A potential limitation of many studies investigating outcome following resection for FLE is the reliance on one specific outcome measure, which is commonly freedom from disabling seizures or Engel outcome classification. Such outcome measures are, however, limited in scope with respect to potential clinically and personally meaningful changes resulting from surgery. Other factors that are rarely examined in surgical studies but are of potential salience include such outcomes as significant reduction in seizure frequency, several years of seizure freedom despite later recurrence, gains in employment, driving ability, and side effects of AEDs (Knowlton et al., 2011).
The present study evaluated multiple outcome measures following surgery for FLE including several seizure outcome measures, employment, and reductions in AED. Furthermore, neuropsychological performance and depression were also examined, as they have been reported to affect well-being more significantly than seizure outcome (Metternich et al., 2009).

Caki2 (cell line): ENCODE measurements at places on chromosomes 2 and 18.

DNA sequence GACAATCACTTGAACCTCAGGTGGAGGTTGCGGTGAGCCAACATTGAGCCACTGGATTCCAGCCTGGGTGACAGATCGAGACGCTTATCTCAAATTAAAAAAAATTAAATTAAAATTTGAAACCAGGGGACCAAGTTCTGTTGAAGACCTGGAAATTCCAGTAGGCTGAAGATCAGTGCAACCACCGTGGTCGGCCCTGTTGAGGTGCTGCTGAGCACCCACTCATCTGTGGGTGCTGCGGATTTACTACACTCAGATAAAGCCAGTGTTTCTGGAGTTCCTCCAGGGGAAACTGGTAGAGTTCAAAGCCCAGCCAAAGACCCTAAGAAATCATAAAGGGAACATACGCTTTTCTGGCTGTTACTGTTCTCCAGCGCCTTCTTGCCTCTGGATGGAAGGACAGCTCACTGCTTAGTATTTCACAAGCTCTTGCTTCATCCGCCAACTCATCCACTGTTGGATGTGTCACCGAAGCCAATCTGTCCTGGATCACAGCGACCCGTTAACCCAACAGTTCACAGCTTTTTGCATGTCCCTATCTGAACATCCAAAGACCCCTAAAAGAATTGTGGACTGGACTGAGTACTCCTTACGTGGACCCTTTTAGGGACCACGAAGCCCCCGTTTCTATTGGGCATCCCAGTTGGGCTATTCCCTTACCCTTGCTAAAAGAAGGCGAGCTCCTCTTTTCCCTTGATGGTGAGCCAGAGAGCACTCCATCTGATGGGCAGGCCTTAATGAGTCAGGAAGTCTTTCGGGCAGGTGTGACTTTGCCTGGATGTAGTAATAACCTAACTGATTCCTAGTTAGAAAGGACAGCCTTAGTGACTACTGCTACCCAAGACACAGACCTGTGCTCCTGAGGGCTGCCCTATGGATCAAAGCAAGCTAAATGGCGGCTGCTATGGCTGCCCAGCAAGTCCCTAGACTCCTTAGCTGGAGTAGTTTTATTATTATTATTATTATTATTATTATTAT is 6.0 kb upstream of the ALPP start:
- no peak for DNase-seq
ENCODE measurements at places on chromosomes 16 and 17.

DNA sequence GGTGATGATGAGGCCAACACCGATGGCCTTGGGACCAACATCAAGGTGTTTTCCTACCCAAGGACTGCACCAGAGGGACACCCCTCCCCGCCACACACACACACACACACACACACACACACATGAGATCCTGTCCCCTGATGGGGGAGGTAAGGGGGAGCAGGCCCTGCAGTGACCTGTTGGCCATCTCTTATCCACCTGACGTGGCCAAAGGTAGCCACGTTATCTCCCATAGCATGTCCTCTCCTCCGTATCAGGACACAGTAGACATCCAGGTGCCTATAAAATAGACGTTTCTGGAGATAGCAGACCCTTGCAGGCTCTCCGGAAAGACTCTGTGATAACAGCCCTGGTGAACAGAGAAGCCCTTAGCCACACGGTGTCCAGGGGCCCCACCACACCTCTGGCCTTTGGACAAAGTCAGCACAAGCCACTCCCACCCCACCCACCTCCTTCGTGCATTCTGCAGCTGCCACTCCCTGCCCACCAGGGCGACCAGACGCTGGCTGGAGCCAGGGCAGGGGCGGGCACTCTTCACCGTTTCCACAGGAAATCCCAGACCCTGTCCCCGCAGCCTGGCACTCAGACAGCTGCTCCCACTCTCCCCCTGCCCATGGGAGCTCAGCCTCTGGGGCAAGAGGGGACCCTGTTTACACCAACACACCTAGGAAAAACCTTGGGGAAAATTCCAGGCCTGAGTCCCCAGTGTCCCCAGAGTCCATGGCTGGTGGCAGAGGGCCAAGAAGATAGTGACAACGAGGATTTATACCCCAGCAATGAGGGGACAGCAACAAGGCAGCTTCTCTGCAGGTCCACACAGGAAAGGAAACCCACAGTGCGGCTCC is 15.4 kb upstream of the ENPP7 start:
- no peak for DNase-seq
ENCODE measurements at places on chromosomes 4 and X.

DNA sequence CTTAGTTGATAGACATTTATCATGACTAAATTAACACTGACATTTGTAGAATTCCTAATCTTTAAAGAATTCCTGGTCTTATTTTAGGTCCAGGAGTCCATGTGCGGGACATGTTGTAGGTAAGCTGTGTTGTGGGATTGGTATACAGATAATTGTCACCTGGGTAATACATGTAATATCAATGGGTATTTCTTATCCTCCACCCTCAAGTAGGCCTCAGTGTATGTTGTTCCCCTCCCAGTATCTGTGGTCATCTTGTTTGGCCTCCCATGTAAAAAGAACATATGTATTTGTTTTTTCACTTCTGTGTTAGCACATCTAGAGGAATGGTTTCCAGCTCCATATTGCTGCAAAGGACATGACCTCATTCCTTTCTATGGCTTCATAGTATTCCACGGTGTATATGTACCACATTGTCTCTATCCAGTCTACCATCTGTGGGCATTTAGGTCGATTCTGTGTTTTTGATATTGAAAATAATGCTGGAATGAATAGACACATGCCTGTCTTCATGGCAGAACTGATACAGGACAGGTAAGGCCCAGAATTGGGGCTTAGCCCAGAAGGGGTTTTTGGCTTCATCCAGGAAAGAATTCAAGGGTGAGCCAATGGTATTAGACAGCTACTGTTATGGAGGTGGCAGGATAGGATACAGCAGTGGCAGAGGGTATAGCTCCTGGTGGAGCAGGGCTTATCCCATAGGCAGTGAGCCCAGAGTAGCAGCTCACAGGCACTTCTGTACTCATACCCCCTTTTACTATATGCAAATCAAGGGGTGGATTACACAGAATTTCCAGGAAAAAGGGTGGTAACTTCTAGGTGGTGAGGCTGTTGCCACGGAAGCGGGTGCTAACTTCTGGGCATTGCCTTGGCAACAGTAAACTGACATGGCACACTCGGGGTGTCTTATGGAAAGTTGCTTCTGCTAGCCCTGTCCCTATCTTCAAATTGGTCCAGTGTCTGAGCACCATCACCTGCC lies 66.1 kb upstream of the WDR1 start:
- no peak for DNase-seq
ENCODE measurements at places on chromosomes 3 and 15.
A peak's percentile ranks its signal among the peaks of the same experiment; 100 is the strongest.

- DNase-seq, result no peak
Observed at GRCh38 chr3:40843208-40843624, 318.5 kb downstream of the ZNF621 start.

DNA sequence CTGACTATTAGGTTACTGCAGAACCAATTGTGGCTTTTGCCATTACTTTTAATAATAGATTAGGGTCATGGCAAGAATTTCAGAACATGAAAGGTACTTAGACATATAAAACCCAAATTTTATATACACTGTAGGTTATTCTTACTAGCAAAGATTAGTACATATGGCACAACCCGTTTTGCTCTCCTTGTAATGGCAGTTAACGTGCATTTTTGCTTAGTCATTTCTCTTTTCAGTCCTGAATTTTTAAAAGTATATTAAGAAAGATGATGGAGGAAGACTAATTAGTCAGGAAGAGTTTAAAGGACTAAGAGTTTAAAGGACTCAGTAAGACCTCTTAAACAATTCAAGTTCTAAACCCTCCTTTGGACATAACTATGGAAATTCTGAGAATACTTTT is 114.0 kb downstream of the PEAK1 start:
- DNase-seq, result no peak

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Patients with a diagnosis of intractable FLE and subsequent intracranial EEG study and/or FLE surgery were enrolled into the study. For patients who did not have invasive EEG monitoring, the decision to perform resective surgery was based on scalp EEG monitoring and a corresponding lesion in noneloquent cortex. Postoperative follow-up had to be well-documented for a minimum of 12 months.
Presurgical evaluation at the Dartmouth-Hitchcock Comprehensive Epilepsy Center included comprehensive seizure history, scalp video-EEG monitoring, high resolution MRI, neuropsychological testing, ictal single-photon emission computed tomography (SPECT), positron emission tomography (PET), and intracranial EEG, as deemed necessary in a multidisciplinary conference. Information was also collected on sex, risk factors, seizure focus and lateralization, type of surgery, number of surgeries, patient age at surgery, age at first seizure, duration of epilepsy prior to surgery, and type of preoperative seizures. Seizure foci were categorized as orbitofrontal, frontal convexity, frontopolar, or SMA/medial frontal. Localizations in the SMA and other medial frontal regions were combined for the purpose of analysis because 17 patients had seizures localized specifically to the SMA, whereas only three patients had seizures localized to the other medial frontal regions.